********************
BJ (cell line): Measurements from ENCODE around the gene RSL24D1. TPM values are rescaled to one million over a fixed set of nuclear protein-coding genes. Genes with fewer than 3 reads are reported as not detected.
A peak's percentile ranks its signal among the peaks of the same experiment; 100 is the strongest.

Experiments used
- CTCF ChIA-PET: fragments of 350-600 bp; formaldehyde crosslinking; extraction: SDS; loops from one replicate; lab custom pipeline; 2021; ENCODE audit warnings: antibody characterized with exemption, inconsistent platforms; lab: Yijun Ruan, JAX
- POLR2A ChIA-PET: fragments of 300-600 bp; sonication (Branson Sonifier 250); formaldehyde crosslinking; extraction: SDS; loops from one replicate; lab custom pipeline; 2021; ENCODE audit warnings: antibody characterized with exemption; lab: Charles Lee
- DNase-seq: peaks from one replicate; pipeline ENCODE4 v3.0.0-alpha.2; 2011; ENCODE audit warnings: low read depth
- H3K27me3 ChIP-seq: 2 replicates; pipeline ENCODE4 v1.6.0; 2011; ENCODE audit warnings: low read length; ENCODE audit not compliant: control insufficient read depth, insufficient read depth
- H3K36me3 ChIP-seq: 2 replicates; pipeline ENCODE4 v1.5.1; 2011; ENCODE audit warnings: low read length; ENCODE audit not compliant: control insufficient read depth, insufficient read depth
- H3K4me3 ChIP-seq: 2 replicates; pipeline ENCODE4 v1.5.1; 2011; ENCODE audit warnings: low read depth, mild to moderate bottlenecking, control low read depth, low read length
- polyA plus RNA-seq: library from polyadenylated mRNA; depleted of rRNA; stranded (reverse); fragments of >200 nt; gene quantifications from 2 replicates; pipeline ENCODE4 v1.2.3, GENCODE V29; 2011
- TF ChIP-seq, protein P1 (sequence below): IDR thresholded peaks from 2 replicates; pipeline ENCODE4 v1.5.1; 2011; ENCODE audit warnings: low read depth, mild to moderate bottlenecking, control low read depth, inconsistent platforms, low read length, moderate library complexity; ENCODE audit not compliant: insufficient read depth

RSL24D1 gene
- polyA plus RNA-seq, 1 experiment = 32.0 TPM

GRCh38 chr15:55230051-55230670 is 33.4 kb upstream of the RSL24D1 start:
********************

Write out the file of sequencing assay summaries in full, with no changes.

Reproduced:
BJ (cell line): Measurements from ENCODE around the gene RSL24D1. TPM values are rescaled to one million over a fixed set of nuclear protein-coding genes. Genes with fewer than 3 reads are reported as not detected.
A peak's percentile ranks its signal among the peaks of the same experiment; 100 is the strongest.

Experiments used
- CTCF ChIA-PET: fragments of 350-600 bp; formaldehyde crosslinking; extraction: SDS; loops from one replicate; lab custom pipeline; 2021; ENCODE audit warnings: antibody characterized with exemption, inconsistent platforms; lab: Yijun Ruan, JAX
- POLR2A ChIA-PET: fragments of 300-600 bp; sonication (Branson Sonifier 250); formaldehyde crosslinking; extraction: SDS; loops from one replicate; lab custom pipeline; 2021; ENCODE audit warnings: antibody characterized with exemption; lab: Charles Lee
- DNase-seq: peaks from one replicate; pipeline ENCODE4 v3.0.0-alpha.2; 2011; ENCODE audit warnings: low read depth
- H3K27me3 ChIP-seq: 2 replicates; pipeline ENCODE4 v1.6.0; 2011; ENCODE audit warnings: low read length; ENCODE audit not compliant: control insufficient read depth, insufficient read depth
- H3K36me3 ChIP-seq: 2 replicates; pipeline ENCODE4 v1.5.1; 2011; ENCODE audit warnings: low read length; ENCODE audit not compliant: control insufficient read depth, insufficient read depth
- H3K4me3 ChIP-seq: 2 replicates; pipeline ENCODE4 v1.5.1; 2011; ENCODE audit warnings: low read depth, mild to moderate bottlenecking, control low read depth, low read length
- polyA plus RNA-seq: library from polyadenylated mRNA; depleted of rRNA; stranded (reverse); fragments of >200 nt; gene quantifications from 2 replicates; pipeline ENCODE4 v1.2.3, GENCODE V29; 2011
- TF ChIP-seq, protein P1 (sequence below): IDR thresholded peaks from 2 replicates; pipeline ENCODE4 v1.5.1; 2011; ENCODE audit warnings: low read depth, mild to moderate bottlenecking, control low read depth, inconsistent platforms, low read length, moderate library complexity; ENCODE audit not compliant: insufficient read depth

RSL24D1 gene
- polyA plus RNA-seq, 1 experiment = 32.0 TPM

GRCh38 chr15:55230051-55230670 is 33.4 kb upstream of the RSL24D1 start: